It underscores the importance of ‘sport as a means to promote education, health, development and peace’. As a political entity at the highest, global level, the United Nations Office for Sport, Development and Peace (UNOSDP) runs different activities including the UNOSDP Youth Leadership Camps on all continents to enhance social awareness and civil society engagement.
A UN paper states that ‘Most of these youth have only very basic education levels, limited resources with which to carry out their projects and do not have a proper forum where they can learn best practices or develop their leadership skills.’ So the idea of a Youth Leadership Programme was conceived in order to support such young people by giving them access to the theoretical and practical training they need to improve their projects and their own professional progress, and to support them once they go back to their communities.
The UNOSDP convene youth leadership camps to achieve this mission, bringing civil society leaders together (volunteers, leaders of sports clubs, coaches and directors) in a donor country to help develop and accelerate their programmes.
The school environment, a closed gymnasium, is often the only place girls have to play, run or do sports due to the cultural context of modesty, and public space as a male realm.
The current United Nations Secretary General’s Special Adviser on Sport for Development and Peace, Wilfried Lemke, also has a long history in sport and politics. Before he was appointed to his current position at the UNOSDP, he was Senator for the Interior and Sport and the Senator for Education and Science in the German State of Bremen and the manager of German second division football club Werder Bremen for almost two decades. Due to his career as a German policy-maker, Lemke is familiar with Germany’s foreign policy goals and its rights-based framework.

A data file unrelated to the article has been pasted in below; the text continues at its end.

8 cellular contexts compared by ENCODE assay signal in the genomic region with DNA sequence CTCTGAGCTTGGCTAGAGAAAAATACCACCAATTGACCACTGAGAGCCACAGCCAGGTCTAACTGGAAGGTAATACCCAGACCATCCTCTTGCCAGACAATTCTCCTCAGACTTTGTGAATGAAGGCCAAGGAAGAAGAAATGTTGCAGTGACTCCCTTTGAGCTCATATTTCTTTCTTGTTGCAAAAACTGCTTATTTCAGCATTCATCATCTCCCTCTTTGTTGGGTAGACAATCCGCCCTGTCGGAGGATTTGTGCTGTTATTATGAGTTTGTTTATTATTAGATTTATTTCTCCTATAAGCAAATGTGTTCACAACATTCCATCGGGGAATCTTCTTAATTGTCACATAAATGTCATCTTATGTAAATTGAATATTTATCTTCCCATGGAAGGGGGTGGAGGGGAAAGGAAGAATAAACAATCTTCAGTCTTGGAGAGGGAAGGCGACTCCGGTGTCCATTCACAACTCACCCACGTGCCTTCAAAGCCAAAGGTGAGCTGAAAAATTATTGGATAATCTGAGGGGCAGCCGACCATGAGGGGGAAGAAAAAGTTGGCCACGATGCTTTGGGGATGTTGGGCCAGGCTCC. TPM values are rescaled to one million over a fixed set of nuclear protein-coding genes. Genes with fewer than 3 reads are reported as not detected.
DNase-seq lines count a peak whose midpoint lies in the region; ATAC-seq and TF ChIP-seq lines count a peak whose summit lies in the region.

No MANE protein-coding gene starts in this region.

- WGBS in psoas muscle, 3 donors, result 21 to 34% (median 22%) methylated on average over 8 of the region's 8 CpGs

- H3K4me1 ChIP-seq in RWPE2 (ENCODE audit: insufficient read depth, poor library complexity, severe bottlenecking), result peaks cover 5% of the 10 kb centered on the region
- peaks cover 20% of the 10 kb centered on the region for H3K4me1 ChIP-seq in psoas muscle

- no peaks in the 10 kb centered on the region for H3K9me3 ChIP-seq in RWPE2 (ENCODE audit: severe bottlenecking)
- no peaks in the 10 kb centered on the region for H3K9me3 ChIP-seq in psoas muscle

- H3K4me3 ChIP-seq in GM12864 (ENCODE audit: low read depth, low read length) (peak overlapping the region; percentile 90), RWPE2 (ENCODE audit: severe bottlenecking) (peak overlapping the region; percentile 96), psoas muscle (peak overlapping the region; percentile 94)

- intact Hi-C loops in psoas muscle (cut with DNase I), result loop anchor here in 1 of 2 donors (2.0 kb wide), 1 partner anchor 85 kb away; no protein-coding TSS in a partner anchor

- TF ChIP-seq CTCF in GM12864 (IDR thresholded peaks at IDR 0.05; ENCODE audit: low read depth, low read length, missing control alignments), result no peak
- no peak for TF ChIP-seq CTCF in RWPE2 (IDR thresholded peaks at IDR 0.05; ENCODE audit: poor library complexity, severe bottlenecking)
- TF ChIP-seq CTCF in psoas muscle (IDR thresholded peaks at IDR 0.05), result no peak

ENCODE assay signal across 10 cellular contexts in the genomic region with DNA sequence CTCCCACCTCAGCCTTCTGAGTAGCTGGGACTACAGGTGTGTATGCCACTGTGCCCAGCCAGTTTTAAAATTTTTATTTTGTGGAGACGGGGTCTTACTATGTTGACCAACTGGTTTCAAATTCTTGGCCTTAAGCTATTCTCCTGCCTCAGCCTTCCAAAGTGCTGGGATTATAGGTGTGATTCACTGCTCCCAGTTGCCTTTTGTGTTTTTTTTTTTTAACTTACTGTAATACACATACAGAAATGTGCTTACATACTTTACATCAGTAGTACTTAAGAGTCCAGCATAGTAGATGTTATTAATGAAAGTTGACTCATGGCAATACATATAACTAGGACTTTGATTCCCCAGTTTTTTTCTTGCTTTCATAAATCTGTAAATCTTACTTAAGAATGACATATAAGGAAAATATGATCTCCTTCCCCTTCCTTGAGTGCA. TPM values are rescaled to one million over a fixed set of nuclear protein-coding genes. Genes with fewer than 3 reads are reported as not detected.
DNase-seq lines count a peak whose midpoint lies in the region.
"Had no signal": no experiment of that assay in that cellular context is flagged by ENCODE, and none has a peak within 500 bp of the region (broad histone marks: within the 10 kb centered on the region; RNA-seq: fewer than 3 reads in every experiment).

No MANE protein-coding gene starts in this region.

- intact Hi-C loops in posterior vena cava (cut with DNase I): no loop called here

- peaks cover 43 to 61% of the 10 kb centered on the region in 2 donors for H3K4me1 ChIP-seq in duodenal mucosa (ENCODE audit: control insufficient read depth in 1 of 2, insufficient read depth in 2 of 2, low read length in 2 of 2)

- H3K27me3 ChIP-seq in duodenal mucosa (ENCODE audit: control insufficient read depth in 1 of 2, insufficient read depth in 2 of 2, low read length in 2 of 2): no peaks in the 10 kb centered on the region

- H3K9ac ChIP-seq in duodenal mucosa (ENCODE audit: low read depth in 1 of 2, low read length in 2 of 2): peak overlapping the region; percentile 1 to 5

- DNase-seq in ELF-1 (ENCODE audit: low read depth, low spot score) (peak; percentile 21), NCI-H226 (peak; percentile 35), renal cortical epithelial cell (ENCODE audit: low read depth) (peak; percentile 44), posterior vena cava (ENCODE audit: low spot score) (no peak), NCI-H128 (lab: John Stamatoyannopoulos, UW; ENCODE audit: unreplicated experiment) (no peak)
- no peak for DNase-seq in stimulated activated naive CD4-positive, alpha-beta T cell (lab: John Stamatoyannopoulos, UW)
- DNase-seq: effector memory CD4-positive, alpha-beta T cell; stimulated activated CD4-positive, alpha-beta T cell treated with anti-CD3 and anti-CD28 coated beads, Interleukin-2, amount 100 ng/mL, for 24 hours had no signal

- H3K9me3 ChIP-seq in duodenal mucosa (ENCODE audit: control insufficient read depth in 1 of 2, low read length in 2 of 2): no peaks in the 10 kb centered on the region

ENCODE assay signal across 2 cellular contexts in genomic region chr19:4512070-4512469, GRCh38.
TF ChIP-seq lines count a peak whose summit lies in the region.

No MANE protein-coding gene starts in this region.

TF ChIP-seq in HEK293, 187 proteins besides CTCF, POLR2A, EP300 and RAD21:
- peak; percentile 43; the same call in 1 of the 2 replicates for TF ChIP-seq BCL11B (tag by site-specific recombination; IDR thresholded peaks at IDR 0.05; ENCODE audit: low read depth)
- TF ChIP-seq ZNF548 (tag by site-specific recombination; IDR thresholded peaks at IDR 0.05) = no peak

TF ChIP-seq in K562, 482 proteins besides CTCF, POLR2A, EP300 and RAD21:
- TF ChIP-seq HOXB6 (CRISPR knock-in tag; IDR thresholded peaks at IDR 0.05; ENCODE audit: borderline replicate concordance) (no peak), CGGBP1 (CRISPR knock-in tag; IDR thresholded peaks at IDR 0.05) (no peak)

It is not just the UNOSDP that is leveraging the power of sport for development to work towards the Sustainable Development Goals. Others in the UN system are also using sport: UNESCO, UNAIDS, and UN Women to name but a few.
Sport falls under the remit of UNESCO within the organisational structure of the United Nations. Furthermore, on matters concerning development through sport, the agency responsible is the United Nations Office on Sport for Development and Peace (UNOSDP). ‘UNOSDP acts as a mediator between the United Nations, its member states, individual (sports) organisations, civil society, the private sector, academia and the media’, states a BMZ paper.
It becomes clear that Sustainable Development Goals can be successfully and efficiently pursued through sport for development projects aimed at the individual and communal (grassroots organisations), international (programmes by BMZ and GIZ) and the supranational global level (UNOSDP), and should thus play a vital role in national foreign and development policy.
Sport for development projects do not only aim to achieve the specific development goals laid out in their conception and planning, but they also call into existence, nurture and network important civil society eco-systems which increase the resilience of communities in some of the most deprived, war-torn and under-developed communities on earth. Now we need to increase the visibility of these projects and the impact that they have, in order to create stronger networks and share best practices, scaling their successes quickly and efficiently in communities internationally in order to achieve the SDGs.
This has already begun, with the GIZ in partnership with the UNOSDP taking a leading role in finding and sharing best practices in sport for development in Germany at an international level. In order to support the achievement of the SDGs this process must continue and expand throughout countries in Europe and internationally.